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Executing DBCC for SQL Server Analysis Services 2016

In the upcoming release of SQL Server Analysis Services 2016, one of the new features you’ll see is the ability to perform a database consistency check against your SSAS cubes and Tabular models. Just like in the database engine side of things, DBCC for SSAS checks for corruption across the entire database or individual objects within the database.

The DBCC command is shaped likes the XMLA Process command so there’s not a lot of complexity to it. Below here, you can see the basic syntax for the SSAS DBCC command. Its worthing noting that the syntax of the command will look the same whether you’re running it against an SSAS multidimensional database or Tabular model.

"http://schemas.microsoft.com/analysisservices/2003/engine">
    <Object>
        
        
        
        
    Object>

To run the DBCC command, just open a new MDX query window and use the code seen above. Enter in the IDs of your Database, cube, measure and/or partition.

When you’re running the DBCC command against a Tabular model, there are a couple things I’d like to point out.

In the element for the CubeID, you’ll need to specify the ID of the Model. And in the element for the MeasureGroupID, specify the ID for the table you want to check.

DBCC XMLA command for SSAS

If you want to check the whole database or model for consistency, simply remove the elements the lower elements. For example, if I wanted to check the whole model, I just would leave out the elements for MeasureGroupID and PartitionID.

To find the MeasureGroupID (Table ID) or PartitionID in a Tabular model, just navigate to the Properties for that object.

Find the SSAS Tabular MeasureGroup ID or Table ID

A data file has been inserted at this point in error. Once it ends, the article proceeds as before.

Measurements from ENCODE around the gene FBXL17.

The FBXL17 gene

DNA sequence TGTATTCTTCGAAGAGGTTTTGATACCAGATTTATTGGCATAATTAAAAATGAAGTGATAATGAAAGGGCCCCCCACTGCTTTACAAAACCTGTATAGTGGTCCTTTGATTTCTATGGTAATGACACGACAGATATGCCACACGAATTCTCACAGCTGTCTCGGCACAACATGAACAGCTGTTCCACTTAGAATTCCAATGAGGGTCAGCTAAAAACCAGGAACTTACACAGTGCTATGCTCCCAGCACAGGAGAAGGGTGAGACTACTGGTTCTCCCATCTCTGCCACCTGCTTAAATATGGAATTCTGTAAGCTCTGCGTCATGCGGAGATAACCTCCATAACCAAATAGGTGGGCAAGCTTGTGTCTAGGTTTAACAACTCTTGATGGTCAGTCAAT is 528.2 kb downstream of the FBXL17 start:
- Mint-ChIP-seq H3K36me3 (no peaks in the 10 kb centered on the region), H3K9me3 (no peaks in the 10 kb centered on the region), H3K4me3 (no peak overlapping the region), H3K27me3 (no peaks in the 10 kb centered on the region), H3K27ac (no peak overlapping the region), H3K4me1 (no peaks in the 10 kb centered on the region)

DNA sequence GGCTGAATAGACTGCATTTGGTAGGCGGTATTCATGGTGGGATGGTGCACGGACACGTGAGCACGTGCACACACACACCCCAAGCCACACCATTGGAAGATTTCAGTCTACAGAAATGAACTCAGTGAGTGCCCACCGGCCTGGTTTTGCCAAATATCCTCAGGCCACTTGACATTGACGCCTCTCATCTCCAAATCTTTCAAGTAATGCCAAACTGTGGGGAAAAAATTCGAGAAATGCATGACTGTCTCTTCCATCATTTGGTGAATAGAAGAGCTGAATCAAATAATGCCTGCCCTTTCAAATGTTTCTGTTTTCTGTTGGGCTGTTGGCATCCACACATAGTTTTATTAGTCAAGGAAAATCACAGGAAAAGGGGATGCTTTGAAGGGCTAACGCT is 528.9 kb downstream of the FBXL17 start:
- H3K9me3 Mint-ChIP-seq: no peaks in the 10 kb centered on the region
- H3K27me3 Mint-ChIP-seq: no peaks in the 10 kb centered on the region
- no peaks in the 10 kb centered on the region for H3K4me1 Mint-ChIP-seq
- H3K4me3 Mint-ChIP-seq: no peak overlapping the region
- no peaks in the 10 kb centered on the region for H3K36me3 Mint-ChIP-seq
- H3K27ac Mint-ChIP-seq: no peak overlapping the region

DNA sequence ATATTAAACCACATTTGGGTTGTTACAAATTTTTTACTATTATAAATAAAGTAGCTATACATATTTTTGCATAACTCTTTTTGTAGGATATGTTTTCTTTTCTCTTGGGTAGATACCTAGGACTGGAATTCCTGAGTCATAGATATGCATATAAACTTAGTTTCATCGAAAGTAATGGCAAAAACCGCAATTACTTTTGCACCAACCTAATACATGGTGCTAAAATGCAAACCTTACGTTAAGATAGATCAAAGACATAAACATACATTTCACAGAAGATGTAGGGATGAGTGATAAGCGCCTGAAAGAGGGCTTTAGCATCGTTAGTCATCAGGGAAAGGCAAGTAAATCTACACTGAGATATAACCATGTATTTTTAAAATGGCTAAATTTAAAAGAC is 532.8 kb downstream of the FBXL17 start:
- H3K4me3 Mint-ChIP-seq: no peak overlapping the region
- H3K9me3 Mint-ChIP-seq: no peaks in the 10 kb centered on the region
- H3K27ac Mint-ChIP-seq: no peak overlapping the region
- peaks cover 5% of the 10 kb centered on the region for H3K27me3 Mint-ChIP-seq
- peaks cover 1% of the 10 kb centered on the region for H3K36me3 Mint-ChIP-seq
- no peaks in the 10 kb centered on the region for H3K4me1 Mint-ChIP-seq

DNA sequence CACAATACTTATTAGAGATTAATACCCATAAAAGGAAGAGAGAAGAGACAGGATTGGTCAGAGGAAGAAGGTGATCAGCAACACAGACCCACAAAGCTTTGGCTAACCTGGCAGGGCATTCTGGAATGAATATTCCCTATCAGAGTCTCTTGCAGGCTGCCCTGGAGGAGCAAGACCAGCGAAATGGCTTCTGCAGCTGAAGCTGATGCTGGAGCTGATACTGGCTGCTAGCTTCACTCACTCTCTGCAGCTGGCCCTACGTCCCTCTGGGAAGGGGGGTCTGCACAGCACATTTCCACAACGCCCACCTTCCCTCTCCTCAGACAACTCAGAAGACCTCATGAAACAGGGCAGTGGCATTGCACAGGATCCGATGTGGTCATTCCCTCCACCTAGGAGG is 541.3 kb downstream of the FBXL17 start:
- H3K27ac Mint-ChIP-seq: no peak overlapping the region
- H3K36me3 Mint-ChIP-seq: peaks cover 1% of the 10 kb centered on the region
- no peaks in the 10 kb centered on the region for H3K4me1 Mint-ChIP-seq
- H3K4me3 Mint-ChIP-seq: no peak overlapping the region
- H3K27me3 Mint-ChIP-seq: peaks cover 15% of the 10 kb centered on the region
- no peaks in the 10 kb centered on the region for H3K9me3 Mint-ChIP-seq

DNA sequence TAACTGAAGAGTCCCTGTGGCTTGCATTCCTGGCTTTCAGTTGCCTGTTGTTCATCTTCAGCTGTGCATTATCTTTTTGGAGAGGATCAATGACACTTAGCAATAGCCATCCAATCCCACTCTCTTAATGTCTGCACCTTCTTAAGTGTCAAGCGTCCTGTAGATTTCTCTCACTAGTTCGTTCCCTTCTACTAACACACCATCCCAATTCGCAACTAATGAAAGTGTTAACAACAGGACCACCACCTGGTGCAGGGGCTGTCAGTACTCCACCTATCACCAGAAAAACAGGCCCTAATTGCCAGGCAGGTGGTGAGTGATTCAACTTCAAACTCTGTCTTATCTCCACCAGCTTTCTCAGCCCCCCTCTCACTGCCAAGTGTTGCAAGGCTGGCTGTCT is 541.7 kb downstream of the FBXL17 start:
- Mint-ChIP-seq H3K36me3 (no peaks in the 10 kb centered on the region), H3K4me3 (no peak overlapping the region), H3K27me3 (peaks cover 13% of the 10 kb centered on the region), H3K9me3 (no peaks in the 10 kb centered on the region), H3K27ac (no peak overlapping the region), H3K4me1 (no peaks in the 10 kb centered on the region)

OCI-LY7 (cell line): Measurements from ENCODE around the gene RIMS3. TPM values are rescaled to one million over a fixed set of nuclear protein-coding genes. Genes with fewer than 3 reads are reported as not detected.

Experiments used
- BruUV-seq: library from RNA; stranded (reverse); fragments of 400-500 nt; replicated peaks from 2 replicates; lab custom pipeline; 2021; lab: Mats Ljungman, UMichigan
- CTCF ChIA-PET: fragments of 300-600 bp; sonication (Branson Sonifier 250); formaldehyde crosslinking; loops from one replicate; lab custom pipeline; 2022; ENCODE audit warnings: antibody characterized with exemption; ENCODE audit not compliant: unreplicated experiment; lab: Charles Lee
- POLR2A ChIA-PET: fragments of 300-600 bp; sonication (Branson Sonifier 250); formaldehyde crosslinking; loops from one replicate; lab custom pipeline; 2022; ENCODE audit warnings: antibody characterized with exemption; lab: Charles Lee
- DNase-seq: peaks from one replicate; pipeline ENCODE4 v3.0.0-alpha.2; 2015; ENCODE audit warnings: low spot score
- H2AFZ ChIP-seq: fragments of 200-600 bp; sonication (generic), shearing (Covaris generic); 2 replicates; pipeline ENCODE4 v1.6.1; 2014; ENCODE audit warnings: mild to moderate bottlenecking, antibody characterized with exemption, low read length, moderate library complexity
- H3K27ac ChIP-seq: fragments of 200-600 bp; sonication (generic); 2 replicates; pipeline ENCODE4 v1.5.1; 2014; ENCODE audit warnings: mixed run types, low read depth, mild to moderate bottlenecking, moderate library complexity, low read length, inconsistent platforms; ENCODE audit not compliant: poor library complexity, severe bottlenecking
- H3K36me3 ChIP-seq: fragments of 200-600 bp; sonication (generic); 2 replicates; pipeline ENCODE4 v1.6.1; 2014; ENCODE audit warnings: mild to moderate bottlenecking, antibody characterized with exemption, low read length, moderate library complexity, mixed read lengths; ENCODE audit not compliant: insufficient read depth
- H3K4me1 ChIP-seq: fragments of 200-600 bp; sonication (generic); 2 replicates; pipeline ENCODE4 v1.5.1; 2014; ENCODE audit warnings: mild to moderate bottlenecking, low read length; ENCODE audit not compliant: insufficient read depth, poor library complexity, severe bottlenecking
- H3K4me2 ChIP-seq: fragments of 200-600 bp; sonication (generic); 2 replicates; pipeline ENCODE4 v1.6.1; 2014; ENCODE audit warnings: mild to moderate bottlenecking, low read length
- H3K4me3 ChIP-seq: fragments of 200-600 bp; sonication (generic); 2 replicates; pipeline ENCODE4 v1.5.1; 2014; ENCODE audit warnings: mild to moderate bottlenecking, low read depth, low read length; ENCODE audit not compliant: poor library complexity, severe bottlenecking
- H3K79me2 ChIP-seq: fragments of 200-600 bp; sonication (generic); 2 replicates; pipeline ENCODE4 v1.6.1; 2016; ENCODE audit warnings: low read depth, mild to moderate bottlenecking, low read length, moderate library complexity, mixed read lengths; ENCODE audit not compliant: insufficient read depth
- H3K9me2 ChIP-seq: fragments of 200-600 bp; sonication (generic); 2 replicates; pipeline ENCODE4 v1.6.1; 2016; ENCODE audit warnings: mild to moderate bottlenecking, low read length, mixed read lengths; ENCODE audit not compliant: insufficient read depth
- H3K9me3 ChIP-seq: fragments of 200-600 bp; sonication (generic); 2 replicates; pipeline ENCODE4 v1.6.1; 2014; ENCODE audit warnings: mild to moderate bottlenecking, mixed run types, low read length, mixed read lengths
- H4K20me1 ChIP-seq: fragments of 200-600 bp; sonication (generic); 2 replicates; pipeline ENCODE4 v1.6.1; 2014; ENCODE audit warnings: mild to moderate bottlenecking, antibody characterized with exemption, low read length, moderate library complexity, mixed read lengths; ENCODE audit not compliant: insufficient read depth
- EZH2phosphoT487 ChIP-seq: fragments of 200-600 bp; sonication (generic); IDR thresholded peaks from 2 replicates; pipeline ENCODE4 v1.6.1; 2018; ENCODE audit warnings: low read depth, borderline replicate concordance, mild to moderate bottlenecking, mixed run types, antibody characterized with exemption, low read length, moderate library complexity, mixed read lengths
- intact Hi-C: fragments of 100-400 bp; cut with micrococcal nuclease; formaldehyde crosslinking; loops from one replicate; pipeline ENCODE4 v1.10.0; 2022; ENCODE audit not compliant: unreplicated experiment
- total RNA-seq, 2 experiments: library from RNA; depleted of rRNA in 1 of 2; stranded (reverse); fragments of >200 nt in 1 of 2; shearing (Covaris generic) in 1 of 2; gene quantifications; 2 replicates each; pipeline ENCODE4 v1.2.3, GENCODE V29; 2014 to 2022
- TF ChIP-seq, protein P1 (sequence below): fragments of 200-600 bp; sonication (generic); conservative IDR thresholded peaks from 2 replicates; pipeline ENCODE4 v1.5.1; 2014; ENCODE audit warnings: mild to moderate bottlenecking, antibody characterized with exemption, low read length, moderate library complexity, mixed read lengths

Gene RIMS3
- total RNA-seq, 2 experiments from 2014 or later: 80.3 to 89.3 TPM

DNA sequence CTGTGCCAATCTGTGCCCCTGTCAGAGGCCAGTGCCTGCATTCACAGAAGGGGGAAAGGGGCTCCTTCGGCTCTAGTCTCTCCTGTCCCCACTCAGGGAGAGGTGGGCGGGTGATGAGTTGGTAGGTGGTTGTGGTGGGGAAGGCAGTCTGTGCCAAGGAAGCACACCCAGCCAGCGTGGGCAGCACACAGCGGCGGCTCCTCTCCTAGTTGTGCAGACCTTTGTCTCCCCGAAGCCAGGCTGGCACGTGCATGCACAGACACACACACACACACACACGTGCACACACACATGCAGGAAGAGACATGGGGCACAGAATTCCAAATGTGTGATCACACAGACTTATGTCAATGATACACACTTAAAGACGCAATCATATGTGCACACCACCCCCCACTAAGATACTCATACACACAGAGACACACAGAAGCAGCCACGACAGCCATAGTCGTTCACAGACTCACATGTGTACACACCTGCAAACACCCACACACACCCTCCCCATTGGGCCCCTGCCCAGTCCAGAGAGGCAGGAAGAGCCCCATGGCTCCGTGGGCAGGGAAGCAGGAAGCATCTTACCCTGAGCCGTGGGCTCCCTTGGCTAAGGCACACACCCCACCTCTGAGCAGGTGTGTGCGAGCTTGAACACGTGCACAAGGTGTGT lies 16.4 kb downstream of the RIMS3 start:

To find the Partition ID in a Tabular model, right click the table and select Partitions. Then highlight the partition you want to check and click the Settings icon.

Find the SSAS Tabular partition ID

If you run SQL Server Profiler against SSAS while executing the DBCC command, you can see the individual checking of the columns, tables, database and more.

SSAS Tabular Profiler trace DBCC

I also ran a trace against my SSAS 2016 OLAP instance to watch each segment of

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Access Denied During Database Backup

  • 27 August 2011
  • Author: ShawnHarrison
  • Number of views: 64679
  • 0 Comments

During the second day of our most recent Pragmatic Foundation class, Sherri realized that there was a problem with the student PC’s. When they tried to back up databases to the C: drive, they received an error message stating access denied. All students had local admin rights, but it turns out that the permissions of the user account do not matter in this situation.

Access denied message

When trying to back up a database to your hard drive, the SQL Server service needs access to the file system. By default, users can back up to C:\Program Files\Microsoft SQL Server\MSSQL10_50.MSSQLSERVER\MSSQL\Backup. If you have the need to back up to a different location, then you have to make a small change in the service settings. 

From the start menu, under Microsoft SQL Server 2008 > Configuration Tools, click on SQL Server Configuration Manager. 

List of Services

 

Right click on SQL Server and click ‘Properties’.

 

Properties

 

On the ‘Log On’ tab, you have the option of changing the account that is used by SQL Server. In the ‘Built in Account’ drop down, select the Local Service account and save. You should now be able to back up to other locations other than the default.

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